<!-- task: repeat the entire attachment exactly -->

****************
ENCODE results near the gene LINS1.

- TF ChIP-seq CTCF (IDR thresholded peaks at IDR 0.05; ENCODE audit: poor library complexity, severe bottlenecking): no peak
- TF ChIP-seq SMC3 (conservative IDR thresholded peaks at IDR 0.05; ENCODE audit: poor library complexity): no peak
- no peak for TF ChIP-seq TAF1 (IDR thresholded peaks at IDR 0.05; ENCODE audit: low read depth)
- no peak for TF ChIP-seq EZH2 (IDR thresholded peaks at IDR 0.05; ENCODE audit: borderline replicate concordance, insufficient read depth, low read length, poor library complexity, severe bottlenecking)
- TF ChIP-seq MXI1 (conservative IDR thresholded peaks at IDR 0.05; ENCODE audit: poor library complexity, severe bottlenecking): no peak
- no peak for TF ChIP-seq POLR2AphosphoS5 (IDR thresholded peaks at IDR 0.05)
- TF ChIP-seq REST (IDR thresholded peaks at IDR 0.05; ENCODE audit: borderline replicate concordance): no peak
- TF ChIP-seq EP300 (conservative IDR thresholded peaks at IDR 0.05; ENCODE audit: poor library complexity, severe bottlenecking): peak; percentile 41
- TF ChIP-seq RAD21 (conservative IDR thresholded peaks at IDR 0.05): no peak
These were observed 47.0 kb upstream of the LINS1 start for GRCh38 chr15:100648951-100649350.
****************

ENCODE results near the gene LINS1.

- TF ChIP-seq CTCF (IDR thresholded peaks at IDR 0.05; ENCODE audit: poor library complexity, severe bottlenecking): no peak
- TF ChIP-seq SMC3 (conservative IDR thresholded peaks at IDR 0.05; ENCODE audit: poor library complexity): no peak
- no peak for TF ChIP-seq TAF1 (IDR thresholded peaks at IDR 0.05; ENCODE audit: low read depth)
- no peak for TF ChIP-seq EZH2 (IDR thresholded peaks at IDR 0.05; ENCODE audit: borderline replicate concordance, insufficient read depth, low read length, poor library complexity, severe bottlenecking)
- TF ChIP-seq MXI1 (conservative IDR thresholded peaks at IDR 0.05; ENCODE audit: poor library complexity, severe bottlenecking): no peak
- no peak for TF ChIP-seq POLR2AphosphoS5 (IDR thresholded peaks at IDR 0.05)
- TF ChIP-seq REST (IDR thresholded peaks at IDR 0.05; ENCODE audit: borderline replicate concordance): no peak
- TF ChIP-seq EP300 (conservative IDR thresholded peaks at IDR 0.05; ENCODE audit: poor library complexity, severe bottlenecking): peak; percentile 41
- TF ChIP-seq RAD21 (conservative IDR thresholded peaks at IDR 0.05): no peak
These were observed 47.0 kb upstream of the LINS1 start for GRCh38 chr15:100648951-100649350.